Fact Sheet: Kids and COVID By the numbers
Two years after the first COVID-19 cases were diagnosed in the United States, kids are back in school, more of them have health insurance, and life has begun to look a bit more “normal.” But that doesn’t mean the kids are alright.
Nearly 13 million U.S. children have contracted childhood COVID, more than 241,000 have lost a caregiver. The youngest children in our country remain unvaccinated. And we have only just begun to considerthe long-term effects of childhood COVID.
The pandemic and its economic fallout have had an outsized impact on every aspect of the health and well-being of U.S. children. The numbers below tell only part of that story. But they are a good place to start.
Despite early misconceptions that children don’t get COVID, childhood COVID accounts for 19% of all COVID-19 cases in the United States.
- 12.9+million: Number of U.S. children who have contracted childhood COVID
- 120,344: Number of U.S. children hospitalized with childhood COVID
- 7,880: Number of U.S. children who developed the serious condition known as multisystem inflammatory syndrome in children (MISC)
- 1,484: Number of children who have died in the United States with childhood COVID
- 13: Where COVID-19 ranks among the top 15 causes of death in U.S. children
- 19 million: Total number of U.S. children under 5, for whom there is still no vaccine
Our country’s children are in the throes of a full-blown mental health crisis.
- 31%: Percentage increase in mental health-related emergency room visits in the U.S. by 12-17-year-olds in 2020
- 5: Where suicide ranks among the top 15 causes of death in U.S. children
- 0: The number of states that meet the recommended ratio of one social worker for every 250 students
- 4,000+: The number of students served by a single school psychologist in West Virginia, Missouri, Texas, Alaska, and Georgia.
- 247,000+: The number of U.S. children grieving a caregiver who died of COVID
At the height of the pandemic in 2021, government programs in the American Rescue Plan cut child poverty in the U.S. by 36%.
- 3.7 million: The number of U.S. children who slid back into poverty when improvements to the child tax credit expired
- 6.7 million: Number of children expected to lose health coverage in the United States when the Public Health Emergency ends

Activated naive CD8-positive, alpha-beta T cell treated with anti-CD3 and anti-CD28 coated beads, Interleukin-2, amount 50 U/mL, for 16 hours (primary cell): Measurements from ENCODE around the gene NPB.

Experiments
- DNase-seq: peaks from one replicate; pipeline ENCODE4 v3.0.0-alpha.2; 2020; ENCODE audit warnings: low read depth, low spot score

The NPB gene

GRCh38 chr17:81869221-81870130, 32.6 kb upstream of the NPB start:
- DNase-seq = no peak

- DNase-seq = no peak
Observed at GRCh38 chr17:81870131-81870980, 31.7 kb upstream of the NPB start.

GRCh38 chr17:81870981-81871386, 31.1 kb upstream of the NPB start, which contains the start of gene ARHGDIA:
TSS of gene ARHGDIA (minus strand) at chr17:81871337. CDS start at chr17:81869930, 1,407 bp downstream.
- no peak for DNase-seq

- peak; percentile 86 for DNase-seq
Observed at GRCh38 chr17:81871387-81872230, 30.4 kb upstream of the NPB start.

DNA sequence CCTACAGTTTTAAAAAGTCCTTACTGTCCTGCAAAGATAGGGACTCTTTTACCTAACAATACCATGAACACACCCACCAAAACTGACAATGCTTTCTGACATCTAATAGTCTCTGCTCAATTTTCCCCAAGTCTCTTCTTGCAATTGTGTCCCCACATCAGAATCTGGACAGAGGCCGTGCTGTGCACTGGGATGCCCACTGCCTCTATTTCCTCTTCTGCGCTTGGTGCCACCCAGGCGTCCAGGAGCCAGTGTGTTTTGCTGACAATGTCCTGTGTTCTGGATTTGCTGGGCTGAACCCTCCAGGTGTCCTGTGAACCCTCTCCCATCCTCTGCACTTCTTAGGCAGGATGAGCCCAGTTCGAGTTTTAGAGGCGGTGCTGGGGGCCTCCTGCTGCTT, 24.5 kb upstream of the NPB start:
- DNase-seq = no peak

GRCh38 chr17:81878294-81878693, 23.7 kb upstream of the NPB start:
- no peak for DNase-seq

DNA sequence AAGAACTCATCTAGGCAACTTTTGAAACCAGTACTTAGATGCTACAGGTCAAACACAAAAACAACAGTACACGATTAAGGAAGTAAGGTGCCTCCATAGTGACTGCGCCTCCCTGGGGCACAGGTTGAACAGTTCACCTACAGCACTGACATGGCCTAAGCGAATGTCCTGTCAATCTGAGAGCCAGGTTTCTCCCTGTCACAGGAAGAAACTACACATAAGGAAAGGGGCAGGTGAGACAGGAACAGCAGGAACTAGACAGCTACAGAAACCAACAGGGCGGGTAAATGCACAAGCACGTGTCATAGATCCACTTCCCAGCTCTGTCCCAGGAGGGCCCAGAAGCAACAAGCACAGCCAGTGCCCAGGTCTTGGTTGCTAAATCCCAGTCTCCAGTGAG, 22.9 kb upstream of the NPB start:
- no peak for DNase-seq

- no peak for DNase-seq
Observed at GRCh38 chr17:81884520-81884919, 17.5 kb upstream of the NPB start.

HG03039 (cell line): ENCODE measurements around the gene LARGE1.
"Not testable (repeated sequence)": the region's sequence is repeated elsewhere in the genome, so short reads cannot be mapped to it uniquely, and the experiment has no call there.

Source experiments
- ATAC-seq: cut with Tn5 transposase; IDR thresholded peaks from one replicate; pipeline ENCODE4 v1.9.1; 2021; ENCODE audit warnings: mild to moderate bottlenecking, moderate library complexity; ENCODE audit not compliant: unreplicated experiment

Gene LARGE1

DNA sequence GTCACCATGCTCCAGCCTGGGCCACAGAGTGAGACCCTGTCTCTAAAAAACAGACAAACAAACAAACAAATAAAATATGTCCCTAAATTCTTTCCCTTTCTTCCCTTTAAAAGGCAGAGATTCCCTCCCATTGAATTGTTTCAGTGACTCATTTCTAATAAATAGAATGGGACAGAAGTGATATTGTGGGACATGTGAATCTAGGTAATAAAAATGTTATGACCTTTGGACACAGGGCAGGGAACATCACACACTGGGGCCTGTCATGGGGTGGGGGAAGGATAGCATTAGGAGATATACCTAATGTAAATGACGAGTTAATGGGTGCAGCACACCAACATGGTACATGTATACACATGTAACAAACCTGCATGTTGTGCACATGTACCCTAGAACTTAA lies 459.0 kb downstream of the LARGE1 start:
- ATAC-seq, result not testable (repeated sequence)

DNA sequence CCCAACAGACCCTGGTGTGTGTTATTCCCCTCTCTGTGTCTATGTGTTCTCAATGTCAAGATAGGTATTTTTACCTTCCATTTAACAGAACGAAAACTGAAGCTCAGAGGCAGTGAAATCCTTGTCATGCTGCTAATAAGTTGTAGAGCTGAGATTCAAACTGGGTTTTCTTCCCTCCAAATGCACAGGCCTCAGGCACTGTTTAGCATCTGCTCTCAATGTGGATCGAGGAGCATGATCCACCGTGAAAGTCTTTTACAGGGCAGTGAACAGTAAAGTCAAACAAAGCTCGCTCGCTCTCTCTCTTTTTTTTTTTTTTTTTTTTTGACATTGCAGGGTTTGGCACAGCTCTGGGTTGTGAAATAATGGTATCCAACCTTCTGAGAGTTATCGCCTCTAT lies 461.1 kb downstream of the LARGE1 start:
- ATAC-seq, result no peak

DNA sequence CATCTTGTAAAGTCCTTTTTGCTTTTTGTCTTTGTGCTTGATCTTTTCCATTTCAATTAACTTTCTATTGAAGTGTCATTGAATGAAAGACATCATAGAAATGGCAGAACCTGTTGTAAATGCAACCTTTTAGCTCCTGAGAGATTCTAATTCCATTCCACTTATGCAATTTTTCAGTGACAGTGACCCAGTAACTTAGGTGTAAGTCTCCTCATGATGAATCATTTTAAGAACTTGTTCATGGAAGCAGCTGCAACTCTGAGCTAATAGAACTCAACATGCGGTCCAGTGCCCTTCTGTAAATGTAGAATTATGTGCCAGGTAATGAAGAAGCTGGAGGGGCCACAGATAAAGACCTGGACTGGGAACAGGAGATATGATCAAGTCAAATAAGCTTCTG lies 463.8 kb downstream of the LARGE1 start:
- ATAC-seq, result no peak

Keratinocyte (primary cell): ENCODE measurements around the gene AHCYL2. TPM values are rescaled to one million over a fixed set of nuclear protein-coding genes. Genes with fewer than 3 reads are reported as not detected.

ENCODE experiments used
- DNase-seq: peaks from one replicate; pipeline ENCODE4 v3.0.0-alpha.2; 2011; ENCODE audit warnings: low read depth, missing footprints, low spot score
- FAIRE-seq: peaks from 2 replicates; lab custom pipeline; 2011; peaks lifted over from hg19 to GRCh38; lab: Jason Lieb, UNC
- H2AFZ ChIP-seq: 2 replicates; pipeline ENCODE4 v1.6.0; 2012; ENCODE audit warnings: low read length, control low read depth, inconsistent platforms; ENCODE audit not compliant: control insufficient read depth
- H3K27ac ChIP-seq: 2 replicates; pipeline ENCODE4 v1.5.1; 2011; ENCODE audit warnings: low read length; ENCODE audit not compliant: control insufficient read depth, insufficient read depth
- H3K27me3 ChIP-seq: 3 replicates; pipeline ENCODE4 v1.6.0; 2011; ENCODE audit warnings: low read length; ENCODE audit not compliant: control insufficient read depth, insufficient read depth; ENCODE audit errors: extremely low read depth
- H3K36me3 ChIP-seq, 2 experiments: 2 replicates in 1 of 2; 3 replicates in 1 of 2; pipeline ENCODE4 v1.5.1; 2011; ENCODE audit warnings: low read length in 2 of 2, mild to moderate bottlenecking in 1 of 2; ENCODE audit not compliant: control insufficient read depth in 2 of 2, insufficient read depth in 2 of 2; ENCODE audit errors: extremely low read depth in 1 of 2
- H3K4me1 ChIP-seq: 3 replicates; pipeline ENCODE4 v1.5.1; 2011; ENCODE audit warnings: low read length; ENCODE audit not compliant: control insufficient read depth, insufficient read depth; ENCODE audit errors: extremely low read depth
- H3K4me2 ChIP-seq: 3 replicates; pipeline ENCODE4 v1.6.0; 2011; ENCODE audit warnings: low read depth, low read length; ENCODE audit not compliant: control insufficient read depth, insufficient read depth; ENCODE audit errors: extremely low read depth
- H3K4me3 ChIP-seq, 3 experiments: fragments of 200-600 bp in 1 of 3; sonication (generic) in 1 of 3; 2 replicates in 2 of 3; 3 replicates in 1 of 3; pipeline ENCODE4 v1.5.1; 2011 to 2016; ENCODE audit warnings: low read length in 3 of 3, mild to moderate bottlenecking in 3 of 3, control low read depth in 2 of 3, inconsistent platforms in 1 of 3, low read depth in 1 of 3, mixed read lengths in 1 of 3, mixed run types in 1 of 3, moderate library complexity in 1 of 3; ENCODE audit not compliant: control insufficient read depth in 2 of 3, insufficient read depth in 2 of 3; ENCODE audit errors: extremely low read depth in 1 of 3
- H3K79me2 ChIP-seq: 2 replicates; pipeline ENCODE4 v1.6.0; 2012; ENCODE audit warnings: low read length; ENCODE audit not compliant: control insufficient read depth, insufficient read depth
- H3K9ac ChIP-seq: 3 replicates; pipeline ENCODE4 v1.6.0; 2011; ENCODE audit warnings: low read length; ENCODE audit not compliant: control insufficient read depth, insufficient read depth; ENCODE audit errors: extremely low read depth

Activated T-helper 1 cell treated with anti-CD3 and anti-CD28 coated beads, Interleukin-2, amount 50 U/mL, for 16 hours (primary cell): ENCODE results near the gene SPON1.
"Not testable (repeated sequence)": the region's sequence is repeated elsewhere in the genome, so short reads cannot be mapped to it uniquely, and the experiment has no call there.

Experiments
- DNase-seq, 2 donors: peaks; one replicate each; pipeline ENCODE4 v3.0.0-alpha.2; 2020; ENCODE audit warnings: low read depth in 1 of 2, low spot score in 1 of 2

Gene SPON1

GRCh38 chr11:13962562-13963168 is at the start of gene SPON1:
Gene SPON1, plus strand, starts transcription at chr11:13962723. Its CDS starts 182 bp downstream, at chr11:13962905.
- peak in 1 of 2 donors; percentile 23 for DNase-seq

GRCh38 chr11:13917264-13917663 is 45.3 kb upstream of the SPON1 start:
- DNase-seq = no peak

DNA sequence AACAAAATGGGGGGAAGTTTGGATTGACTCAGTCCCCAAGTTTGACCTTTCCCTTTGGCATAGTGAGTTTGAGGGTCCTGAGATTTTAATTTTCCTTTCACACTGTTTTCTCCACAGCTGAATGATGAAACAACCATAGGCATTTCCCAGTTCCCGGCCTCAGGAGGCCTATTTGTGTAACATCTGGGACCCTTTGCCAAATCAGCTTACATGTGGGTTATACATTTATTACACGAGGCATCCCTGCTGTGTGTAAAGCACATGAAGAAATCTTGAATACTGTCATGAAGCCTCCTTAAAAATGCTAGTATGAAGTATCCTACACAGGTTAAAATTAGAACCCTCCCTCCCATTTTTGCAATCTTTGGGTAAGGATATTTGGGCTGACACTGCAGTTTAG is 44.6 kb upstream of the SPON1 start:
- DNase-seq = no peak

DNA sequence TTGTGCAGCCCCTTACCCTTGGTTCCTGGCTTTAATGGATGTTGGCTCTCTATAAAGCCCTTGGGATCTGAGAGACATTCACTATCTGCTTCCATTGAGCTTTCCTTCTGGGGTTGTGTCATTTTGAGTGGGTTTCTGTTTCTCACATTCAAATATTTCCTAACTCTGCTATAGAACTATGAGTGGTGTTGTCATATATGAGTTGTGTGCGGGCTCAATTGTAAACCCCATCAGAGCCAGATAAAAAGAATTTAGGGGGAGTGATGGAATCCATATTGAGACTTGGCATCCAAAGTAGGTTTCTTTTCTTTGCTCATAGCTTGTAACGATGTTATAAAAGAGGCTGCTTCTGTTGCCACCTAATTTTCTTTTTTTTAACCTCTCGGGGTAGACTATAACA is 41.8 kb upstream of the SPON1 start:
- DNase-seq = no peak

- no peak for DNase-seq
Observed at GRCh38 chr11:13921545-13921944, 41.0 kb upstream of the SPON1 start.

- 1-in-6: The number of U.S. children who experienced food insecurity last year
- 22%: Percentage of U.S. households with children who are behind on rent
Black, Hispanic, Indigenous and other children of color in the United States are far more likely to contract childhood COVID, be hospitalized, lose a caregiver to the disease, suffer economic consequences, and endure other pandemic fallout than their white counterparts.
- 65%: Percentage of U.S. children who lost a caregiver to COVID who belong to racial and ethnic minorities
- 2x: The likelihood of Black or Hispanic children losing a caregiver to COVID, v. white children
- 4.5x: The likelihood of American Indian/Alaska Native children losing a caregiver to COVID, v. white children
- 29%: Percentage of Black renters with children who are behind on rent, v. 22% for all U.S. renters with children
- 3x: The rate of food insecurity among Black and Hispanic households v. white households
- 70%: The percentage of total U.S. MISC cases that occurred in children who are Black or Hispanic
- 3 million: The number of marginalized K-12 students — those with disabilities, experiencing homelessness, in foster care or who are migrants — who stopped attending school
Where we go from here:
Emergency pandemic aid — improved tax credits, increased food benefits, economic impact payments, and other child-centered initiatives — achieved historic levels of well-being for U.S. children. These investments reversed more than a decade of decline in federal spending on children, helping lift nearly 4 million out of poverty and producing the largest year-to-year increase in the share of U.S. federal spending on kids since First Focus on Children began tracking 15 years ago.
We must capitalize on this progress. And propose long-term solutions to these long-term problems.